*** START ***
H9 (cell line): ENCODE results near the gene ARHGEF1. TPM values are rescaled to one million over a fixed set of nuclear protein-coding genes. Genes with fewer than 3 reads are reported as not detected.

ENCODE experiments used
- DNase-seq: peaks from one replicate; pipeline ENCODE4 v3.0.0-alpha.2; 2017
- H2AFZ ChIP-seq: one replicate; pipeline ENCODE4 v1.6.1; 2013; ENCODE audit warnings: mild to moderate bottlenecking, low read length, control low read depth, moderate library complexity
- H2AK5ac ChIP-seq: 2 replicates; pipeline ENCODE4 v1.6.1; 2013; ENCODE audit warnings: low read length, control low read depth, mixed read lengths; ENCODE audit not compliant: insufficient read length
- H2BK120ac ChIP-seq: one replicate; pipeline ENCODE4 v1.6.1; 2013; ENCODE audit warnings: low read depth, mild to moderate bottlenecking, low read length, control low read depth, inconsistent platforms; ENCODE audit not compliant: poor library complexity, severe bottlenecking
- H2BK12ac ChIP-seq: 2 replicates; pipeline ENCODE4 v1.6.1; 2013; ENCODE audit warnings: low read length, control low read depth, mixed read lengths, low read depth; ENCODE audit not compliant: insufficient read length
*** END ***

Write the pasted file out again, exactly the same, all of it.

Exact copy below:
H9 (cell line): ENCODE results near the gene ARHGEF1. TPM values are rescaled to one million over a fixed set of nuclear protein-coding genes. Genes with fewer than 3 reads are reported as not detected.

ENCODE experiments used
- DNase-seq: peaks from one replicate; pipeline ENCODE4 v3.0.0-alpha.2; 2017
- H2AFZ ChIP-seq: one replicate; pipeline ENCODE4 v1.6.1; 2013; ENCODE audit warnings: mild to moderate bottlenecking, low read length, control low read depth, moderate library complexity
- H2AK5ac ChIP-seq: 2 replicates; pipeline ENCODE4 v1.6.1; 2013; ENCODE audit warnings: low read length, control low read depth, mixed read lengths; ENCODE audit not compliant: insufficient read length
- H2BK120ac ChIP-seq: one replicate; pipeline ENCODE4 v1.6.1; 2013; ENCODE audit warnings: low read depth, mild to moderate bottlenecking, low read length, control low read depth, inconsistent platforms; ENCODE audit not compliant: poor library complexity, severe bottlenecking
- H2BK12ac ChIP-seq: 2 replicates; pipeline ENCODE4 v1.6.1; 2013; ENCODE audit warnings: low read length, control low read depth, mixed read lengths, low read depth; ENCODE audit not compliant: insufficient read length